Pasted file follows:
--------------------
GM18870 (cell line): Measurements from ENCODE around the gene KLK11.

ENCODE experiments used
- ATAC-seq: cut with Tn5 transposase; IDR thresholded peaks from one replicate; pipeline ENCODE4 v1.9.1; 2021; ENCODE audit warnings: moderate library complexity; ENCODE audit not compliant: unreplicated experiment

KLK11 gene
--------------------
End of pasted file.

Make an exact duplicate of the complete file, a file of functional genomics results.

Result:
GM18870 (cell line): Measurements from ENCODE around the gene KLK11.

ENCODE experiments used
- ATAC-seq: cut with Tn5 transposase; IDR thresholded peaks from one replicate; pipeline ENCODE4 v1.9.1; 2021; ENCODE audit warnings: moderate library complexity; ENCODE audit not compliant: unreplicated experiment

KLK11 gene